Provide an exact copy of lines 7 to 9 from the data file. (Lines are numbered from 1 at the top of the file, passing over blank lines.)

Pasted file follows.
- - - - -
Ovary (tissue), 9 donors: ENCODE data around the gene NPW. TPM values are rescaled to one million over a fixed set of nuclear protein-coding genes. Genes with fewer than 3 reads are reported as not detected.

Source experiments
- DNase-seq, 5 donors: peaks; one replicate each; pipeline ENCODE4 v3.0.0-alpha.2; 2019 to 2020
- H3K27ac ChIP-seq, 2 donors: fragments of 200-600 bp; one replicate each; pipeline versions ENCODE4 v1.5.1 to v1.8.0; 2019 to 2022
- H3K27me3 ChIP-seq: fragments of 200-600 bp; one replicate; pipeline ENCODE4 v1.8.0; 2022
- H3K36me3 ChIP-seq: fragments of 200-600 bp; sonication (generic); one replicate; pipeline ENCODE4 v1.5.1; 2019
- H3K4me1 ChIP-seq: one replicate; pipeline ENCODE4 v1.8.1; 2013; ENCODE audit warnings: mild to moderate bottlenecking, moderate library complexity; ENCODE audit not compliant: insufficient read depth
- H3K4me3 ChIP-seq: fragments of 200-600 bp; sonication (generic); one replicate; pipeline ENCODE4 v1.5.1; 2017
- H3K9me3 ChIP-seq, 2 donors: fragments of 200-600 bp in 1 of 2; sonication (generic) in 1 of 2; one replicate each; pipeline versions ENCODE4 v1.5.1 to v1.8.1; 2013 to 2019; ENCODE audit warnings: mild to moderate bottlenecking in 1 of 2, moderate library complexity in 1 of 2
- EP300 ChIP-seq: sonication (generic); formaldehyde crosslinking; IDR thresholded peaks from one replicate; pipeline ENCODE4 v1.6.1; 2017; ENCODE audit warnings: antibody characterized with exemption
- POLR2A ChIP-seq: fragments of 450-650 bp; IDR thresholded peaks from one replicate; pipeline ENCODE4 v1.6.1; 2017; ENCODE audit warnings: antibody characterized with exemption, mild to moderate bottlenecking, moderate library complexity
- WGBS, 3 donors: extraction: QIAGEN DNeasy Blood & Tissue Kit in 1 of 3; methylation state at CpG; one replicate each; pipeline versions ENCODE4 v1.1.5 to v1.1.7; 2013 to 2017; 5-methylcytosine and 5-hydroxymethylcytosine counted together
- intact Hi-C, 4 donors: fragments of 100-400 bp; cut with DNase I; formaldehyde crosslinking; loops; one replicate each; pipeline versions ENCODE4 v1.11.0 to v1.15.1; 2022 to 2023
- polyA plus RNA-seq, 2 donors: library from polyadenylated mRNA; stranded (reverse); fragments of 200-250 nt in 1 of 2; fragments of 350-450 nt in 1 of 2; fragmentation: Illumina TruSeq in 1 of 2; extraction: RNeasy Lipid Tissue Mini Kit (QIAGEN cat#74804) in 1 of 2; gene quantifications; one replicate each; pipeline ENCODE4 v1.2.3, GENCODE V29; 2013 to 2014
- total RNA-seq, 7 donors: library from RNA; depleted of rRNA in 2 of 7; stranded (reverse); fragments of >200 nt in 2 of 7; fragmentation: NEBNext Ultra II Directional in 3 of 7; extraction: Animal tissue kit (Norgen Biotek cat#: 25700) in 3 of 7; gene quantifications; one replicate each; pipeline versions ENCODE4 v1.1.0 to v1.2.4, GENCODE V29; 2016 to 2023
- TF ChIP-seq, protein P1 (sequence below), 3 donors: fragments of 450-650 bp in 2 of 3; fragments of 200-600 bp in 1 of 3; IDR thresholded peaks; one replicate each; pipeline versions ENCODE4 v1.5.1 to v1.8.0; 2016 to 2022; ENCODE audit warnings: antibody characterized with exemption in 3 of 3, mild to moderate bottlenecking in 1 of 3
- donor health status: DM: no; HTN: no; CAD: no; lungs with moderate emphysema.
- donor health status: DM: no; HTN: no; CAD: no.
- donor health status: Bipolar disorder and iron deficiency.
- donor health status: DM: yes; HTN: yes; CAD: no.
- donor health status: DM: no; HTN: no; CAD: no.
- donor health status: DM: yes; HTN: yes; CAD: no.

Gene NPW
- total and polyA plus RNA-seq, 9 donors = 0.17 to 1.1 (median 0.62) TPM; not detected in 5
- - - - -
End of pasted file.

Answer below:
- H3K4me1 ChIP-seq: one replicate; pipeline ENCODE4 v1.8.1; 2013; ENCODE audit warnings: mild to moderate bottlenecking, moderate library complexity; ENCODE audit not compliant: insufficient read depth
- H3K4me3 ChIP-seq: fragments of 200-600 bp; sonication (generic); one replicate; pipeline ENCODE4 v1.5.1; 2017
- H3K9me3 ChIP-seq, 2 donors: fragments of 200-600 bp in 1 of 2; sonication (generic) in 1 of 2; one replicate each; pipeline versions ENCODE4 v1.5.1 to v1.8.1; 2013 to 2019; ENCODE audit warnings: mild to moderate bottlenecking in 1 of 2, moderate library complexity in 1 of 2